Israeli media has also shifted to the right, especially amid a long-running effort by Prime Minister Benjamin Netanyahu to portray the media as left-wing and unpatriotic, according to Panievsky, a fellow at City University in London who specializes in populism and the media. During the 2019 election, his campaign erected giant billboards with the faces of four prominent Israeli journalists, saying: “They Won’t Decide."

Panievsky says many of the 45 Israeli journalists she interviewed in recent years said they had intentionally shifted their coverage to the right or censored themselves, including being more wary of using the word “occupation" when alluding to Israel’s occupation of the West Bank. Six said they hired bodyguards after receiving death threats for their coverage.

The Prime Minister’s office declined to comment.

Israeli television rarely shows Arabs on its screens—not even the Arab Israelis who make up about 20% of the population. Over the past seven years of monitoring, the Seventh Eye found that interviews or screen-time featuring Arab Israelis climbed from 2% to 4%, before falling back in the past year, especially since Oct. 7.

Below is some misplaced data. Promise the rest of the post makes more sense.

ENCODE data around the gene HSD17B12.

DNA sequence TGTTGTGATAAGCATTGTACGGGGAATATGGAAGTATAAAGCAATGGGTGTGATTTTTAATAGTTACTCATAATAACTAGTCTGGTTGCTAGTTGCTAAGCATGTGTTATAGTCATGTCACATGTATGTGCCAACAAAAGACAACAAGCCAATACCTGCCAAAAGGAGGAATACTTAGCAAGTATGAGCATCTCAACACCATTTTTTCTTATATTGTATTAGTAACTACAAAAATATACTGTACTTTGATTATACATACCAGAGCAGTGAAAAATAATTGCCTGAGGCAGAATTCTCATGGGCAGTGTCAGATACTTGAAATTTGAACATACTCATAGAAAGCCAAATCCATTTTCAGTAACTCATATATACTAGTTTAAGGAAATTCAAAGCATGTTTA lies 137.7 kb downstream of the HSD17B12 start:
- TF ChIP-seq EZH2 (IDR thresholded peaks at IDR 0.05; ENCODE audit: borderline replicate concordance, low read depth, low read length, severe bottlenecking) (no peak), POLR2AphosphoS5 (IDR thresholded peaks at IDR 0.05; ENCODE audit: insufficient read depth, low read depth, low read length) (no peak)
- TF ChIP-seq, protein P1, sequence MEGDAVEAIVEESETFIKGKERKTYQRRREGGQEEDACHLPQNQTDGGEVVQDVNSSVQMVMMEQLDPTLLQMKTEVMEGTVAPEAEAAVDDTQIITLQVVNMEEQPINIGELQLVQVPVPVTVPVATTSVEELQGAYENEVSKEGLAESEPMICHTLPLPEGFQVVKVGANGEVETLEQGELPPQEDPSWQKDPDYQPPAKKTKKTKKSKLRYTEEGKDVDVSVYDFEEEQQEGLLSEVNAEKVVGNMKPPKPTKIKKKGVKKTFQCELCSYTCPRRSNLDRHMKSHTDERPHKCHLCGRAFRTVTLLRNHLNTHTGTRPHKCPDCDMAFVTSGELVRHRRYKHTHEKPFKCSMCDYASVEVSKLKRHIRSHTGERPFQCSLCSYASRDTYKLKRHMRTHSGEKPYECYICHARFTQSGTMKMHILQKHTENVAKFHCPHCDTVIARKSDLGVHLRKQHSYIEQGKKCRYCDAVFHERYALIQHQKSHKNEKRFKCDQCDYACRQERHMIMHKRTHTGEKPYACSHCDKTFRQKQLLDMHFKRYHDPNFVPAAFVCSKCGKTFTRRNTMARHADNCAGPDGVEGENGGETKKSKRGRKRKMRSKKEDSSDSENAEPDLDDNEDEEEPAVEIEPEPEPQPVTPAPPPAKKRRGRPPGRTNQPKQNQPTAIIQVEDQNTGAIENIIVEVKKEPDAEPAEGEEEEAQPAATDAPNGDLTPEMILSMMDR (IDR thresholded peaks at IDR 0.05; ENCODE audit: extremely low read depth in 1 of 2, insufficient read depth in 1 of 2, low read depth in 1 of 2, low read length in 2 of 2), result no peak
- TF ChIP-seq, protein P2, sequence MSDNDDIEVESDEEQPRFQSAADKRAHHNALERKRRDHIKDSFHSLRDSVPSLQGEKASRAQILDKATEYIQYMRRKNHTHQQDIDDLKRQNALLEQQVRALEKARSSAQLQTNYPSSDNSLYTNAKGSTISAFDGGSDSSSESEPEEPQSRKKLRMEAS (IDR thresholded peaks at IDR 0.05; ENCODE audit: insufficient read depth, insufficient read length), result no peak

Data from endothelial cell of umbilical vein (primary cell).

Mohammad Magadli, an Arab-Israeli journalist, is one of the few Arab journalists reporting on mainstream Hebrew language news channels. He lives the split screen daily running back and forth from the Arabic language radio station Nas in Nazareth to the studios of Channel 12 near Jerusalem.

“It’s moving between two worlds," he said.

Since Oct. 7, he says he has faced a public backlash to his media appearances on Israeli television including death threats and calls for his firing. One Likud party member said on X that Magadli isn’t loyal and should be fired after he spoke on air about the lack of humanitarian aid in Gaza. After he said on air that he had spoken to a family member in Gaza to discuss food prices, hundreds of posts on social media called for firing him for having ties to the enemy.

Magadli says he is just trying to do his job. “The basic things that we need to do is to deliver to our people what’s going on, you know?" he said. “And the Israeli people really don’t know what is going on in Gaza."

Yonit Levi, an anchor also at Channel 12 and co-host of the “Unholy" podcast, said Western countries struggle to understand the scale of what Israel suffered on Oct. 7. She said television executives had debated how much of the Oct. 7 atrocities to show and whether they should show more of Gaza.

“We are trying the best we can," she said. “Know that we are having these conversations every day."

Write to David Luhnow at